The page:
Thomas Gray to Thomas Wharton, 24 May 1771
Thomas Wharton Esq,
of Old-Park near
I was really far from well in health, when I received your last letter: since that I am come to Town, & find myself considerably better. Mason has pass'd all the winter here with Stonhewer in Curson-Street, May-fair, but thinks of returning homeward in a week or ten days. he had your letter (wch had gone round by Aston) & was applying to Mr Fraser & others for proper recommendations in case poor Mrs. E: should be obliged to make use of them: but now you have given us some hopes, that these expedients may not be necessary. I for my own part do heartily wish, you may not be deceived, & that so cool a Tyrant as her Husband seems to be, may willingly give up the thoughts of exercising that tyranny, when it is most in his power: but, I own, it seems to me very unlikely. however I would not have you instrumental (but at her most earnest intreaty) in sending her out of his reach. no persuasion or advice on this head should come from you: it should be absolutely her own firm resolution (before sure witnesses) for that is the only thing, that can authorise you to assist her. it must have been her own fault (at least her weakness) that such a decision as that of these Delegates could find any grounds to go upon. I do not wonder, that such an event has discomposed you: it discomposes me to think of the trouble & expence it has brought on you!
My summer was intended to have been pass'd in Switzerland: but I have drop'd the thought of it, & believe my expeditions will terminate in Old-park: for travel I must, or cease to exist. till this year I hardly knew what (mechanical) low-spirits were: but now I even tremble at an east-wind. it is here the height of summer, but with all the bloom & tender verdure of spring. at Cambridge the Laurustines & Arbutus kill'd totally: Apricots, Almonds, & Figs lost all their young shoots. St:r has had a melancholy journey: tomorrow we expect him here.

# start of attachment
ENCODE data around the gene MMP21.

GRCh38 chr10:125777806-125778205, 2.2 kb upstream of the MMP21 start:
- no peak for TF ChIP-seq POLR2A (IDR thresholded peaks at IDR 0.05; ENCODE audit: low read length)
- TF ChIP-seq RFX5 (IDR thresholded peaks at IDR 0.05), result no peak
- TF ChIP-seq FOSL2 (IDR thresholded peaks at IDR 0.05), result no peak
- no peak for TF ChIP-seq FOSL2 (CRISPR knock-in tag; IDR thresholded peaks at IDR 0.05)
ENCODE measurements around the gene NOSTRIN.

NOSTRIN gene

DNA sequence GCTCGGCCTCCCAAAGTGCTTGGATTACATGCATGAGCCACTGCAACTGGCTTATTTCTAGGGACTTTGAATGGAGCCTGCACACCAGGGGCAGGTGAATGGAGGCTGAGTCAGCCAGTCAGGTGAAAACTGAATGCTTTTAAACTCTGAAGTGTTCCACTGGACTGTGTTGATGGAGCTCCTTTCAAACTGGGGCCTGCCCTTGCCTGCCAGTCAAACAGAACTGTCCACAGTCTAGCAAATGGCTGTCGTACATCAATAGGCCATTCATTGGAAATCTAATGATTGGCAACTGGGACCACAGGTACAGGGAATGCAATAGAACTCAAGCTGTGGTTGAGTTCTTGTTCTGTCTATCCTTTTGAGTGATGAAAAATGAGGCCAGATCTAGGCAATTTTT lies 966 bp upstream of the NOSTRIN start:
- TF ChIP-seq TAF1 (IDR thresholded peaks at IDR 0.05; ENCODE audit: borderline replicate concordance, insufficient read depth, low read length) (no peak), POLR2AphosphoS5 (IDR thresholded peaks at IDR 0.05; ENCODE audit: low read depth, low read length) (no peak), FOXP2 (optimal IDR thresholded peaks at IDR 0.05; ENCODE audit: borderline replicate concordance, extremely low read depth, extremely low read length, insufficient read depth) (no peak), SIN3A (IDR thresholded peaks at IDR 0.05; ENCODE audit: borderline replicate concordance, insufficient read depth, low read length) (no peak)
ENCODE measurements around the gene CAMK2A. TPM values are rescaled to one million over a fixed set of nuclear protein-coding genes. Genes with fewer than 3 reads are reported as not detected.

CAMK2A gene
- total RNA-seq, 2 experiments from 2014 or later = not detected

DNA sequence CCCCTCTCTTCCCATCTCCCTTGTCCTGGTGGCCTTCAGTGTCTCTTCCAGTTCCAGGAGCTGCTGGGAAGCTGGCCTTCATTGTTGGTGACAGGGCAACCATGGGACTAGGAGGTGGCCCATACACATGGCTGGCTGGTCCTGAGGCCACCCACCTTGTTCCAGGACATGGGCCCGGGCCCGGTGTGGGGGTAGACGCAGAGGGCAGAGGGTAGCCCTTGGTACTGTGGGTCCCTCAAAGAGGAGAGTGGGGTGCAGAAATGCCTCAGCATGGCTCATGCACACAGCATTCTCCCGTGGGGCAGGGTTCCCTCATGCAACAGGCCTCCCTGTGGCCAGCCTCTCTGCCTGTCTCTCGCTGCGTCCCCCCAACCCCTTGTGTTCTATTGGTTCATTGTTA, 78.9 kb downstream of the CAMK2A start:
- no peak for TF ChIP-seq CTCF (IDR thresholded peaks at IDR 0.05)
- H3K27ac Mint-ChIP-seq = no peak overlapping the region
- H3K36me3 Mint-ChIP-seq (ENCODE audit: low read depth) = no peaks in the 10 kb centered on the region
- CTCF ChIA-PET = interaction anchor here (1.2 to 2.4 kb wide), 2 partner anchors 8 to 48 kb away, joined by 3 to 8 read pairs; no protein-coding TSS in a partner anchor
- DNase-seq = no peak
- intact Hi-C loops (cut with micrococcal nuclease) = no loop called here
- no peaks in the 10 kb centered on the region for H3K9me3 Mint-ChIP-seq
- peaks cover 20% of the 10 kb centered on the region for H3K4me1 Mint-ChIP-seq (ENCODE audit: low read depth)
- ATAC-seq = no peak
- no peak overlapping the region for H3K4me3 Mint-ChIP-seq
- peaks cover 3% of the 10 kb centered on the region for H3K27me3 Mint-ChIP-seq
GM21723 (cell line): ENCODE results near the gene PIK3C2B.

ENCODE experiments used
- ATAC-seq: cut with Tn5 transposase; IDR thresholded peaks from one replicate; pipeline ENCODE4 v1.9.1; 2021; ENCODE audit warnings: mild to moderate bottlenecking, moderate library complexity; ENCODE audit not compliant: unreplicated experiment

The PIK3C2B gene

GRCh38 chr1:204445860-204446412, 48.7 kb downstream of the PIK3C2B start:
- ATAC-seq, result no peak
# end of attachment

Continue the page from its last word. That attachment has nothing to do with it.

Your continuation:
I am ever
24 May. 1771.
Egerton MS 2400, ff. 218-219, Manuscripts collection, British Library , London, UK <http://www.bl.uk/reshelp/bldept/manuscr/>
- The Poems of Mr. Gray. To which are prefixed Memoirs of his Life and Writings by W[illiam]. Mason. York: printed by A. Ward; and sold by J. Dodsley, London; and J. Todd, York, 1775, letter xii, section v, 395
- The Works of Thomas Gray, 2 vols. Ed. by Thomas James Mathias. London: William Bulmer, 1814, section V, letter XII, vol. i, 485-486
- The Works of Thomas Gray, 2 vols. Ed. by John Mitford. London: J. Mawman, 1816, section V, letter XVIII, vol. ii, 566-567
- The Letters of Thomas Gray, 2 vols. in one. London: J. Sharpe, 1819, letter CXLIX, vol. ii, 174-175
- The Works of Thomas Gray, 5 vols. Ed. by John Mitford. London: W. Pickering, 1835-1843, section V, letter XIX, vol. iv, 199-201
- The Letters of Thomas Gray, including the correspondence of Gray and Mason, 3 vols. Ed. by Duncan C. Tovey. London: George Bell and Sons, 1900-12, letter no. CCCLXXXIV, vol. iii, 320-321
- Correspondence of Thomas Gray, 3 vols. Ed. by the late Paget Toynbee and Leonard Whibley, with corrections and additions by H. W. Starr. Oxford: Clarendon Press, 1971 [1st ed. 1935], letter no. 553, vol. iii, 1188-1189